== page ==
Book Reviews by Mary Guss
December 09, 2006
Ketchikan, Alaska - Lynn Schooler is a wilderness guide and 35-year resident of Juneau. On his boat the Wilderness Swift he takes people out to observe and photograph Alaska from Misty Fjords to Prince William Sound. He also writes. Over the past five years he has written two nonfiction books that deal with watery topics. The stories are set over a hundred years apart and have vastly different subjects and protagonists. But each provides the reader with an engrossing tale.
The earlier of the two books is The Blue Bear. It is the story of Schooler and his friend photographer and writer Michio Hoshino traveling together in search of the elusive blue bear. That underlying theme holds the book together. There is much that is woven around that story, adding depth and richness. The friendship between the two men grows with their travels together and the reader gets to know each of them as they get to know each other.
The Blue Bear is also a celebration
of the natural treasures to be seen from the Wilderness Swift
-- whether it's humpback whales bubble-feeding, glaciers calving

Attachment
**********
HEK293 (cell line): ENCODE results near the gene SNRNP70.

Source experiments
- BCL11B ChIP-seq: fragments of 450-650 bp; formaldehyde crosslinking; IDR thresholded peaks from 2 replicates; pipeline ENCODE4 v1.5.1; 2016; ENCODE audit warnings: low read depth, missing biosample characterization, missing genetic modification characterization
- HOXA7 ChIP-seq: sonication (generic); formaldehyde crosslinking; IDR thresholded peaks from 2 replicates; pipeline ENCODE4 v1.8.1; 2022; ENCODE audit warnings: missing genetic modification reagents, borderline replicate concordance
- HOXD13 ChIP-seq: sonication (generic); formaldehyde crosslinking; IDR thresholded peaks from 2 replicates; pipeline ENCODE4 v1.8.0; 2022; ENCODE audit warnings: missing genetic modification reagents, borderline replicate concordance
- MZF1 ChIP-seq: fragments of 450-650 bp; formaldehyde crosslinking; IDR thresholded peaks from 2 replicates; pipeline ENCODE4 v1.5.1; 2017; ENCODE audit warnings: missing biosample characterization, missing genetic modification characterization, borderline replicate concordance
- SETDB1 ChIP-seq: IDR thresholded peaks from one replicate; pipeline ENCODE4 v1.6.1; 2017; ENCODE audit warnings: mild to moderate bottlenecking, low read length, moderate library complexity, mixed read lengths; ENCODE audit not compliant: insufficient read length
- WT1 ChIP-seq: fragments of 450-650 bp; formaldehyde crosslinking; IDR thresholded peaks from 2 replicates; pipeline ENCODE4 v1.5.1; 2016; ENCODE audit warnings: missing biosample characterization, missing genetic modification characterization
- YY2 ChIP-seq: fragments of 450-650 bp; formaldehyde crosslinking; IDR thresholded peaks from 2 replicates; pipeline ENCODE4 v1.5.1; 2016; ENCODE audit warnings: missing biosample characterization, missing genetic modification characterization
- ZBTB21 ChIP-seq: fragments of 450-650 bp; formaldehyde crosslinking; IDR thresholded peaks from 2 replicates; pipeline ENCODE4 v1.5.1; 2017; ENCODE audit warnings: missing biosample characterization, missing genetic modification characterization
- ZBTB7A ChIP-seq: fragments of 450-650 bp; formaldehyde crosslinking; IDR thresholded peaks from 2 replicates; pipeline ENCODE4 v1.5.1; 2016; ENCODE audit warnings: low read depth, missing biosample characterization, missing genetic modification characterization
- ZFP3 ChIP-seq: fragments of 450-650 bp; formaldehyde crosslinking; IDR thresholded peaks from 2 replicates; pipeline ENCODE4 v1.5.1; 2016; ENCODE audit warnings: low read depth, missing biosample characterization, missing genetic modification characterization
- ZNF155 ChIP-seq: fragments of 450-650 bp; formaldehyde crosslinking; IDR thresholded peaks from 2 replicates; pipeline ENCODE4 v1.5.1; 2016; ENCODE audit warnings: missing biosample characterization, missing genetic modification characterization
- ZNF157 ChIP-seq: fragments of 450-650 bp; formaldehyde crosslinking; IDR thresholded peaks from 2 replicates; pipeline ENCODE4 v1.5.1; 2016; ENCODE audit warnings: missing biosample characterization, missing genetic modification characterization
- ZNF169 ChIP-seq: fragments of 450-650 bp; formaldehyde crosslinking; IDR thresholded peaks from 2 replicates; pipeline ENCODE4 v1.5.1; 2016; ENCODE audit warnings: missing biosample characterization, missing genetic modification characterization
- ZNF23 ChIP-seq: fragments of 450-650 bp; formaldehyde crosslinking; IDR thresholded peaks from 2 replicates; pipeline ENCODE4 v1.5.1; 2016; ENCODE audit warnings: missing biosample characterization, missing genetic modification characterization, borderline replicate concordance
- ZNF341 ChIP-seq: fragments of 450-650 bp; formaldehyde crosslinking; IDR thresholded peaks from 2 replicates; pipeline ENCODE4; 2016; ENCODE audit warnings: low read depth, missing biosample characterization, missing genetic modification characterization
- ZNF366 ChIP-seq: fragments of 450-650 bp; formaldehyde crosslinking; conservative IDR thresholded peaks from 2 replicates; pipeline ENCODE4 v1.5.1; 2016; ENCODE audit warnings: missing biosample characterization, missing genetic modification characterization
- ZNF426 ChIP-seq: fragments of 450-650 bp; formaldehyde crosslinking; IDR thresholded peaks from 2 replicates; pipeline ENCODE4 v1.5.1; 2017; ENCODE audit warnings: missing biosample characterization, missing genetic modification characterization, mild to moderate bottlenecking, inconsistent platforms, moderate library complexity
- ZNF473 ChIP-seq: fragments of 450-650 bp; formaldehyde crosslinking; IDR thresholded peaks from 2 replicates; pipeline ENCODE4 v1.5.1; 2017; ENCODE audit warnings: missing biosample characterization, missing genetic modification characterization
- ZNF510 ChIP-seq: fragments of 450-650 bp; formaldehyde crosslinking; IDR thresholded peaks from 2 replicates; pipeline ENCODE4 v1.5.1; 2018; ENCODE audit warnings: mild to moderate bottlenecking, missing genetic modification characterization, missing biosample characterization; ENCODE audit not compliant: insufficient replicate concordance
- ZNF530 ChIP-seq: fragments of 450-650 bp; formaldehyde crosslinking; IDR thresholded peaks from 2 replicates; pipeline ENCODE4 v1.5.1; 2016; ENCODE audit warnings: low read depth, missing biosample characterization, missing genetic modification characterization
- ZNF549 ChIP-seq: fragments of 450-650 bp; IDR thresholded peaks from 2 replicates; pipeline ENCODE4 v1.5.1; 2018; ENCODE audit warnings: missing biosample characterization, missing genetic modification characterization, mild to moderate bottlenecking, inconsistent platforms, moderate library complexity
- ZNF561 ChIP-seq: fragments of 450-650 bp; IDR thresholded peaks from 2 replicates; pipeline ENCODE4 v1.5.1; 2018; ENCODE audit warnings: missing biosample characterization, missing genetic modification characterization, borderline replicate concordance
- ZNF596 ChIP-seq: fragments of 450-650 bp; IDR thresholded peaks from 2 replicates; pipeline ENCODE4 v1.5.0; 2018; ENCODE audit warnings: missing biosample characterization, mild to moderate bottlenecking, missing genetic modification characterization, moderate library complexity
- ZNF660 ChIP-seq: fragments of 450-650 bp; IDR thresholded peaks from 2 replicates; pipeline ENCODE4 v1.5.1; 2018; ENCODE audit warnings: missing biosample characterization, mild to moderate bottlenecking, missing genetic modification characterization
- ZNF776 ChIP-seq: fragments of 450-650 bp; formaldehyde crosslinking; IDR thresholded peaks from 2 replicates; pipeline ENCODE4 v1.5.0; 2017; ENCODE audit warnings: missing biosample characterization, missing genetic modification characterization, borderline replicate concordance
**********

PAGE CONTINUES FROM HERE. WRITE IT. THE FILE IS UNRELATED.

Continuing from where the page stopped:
or salmon running. And it's a treatise on bears -- you will
definitely learn a multitude of bear facts. But all is not sweetness
and light. There are dark places in the story and in the geography,
and the ending is not a happy one. By then you will have been
wrapped up in the
Schooler's second and more recent book is The Last Shot. It is set at the end of the American Civil War, and the last shot referred to in the title is actually the last shot of that conflict. That shot is fired in the waters near Little Diomede Island months after Robert E. Lee has surrendered to General Grant. Whaling ships from northern states were destroyed in substantial numbers by the captain of the Shenandoah under orders from the Confederacy, and this is that story.
The book provides a detailed history lesson from an obscure chapter in America's past. But its characters do not grab the reader and make them care as effectively as those in The Blue Bear -- not surprising since Schooler does not know them personally. While interesting, Last Shot lacks the power to move that Schooler's earlier book possesses. What is ultimately most interesting is the author and his choice to deal with two such disparate subjects.
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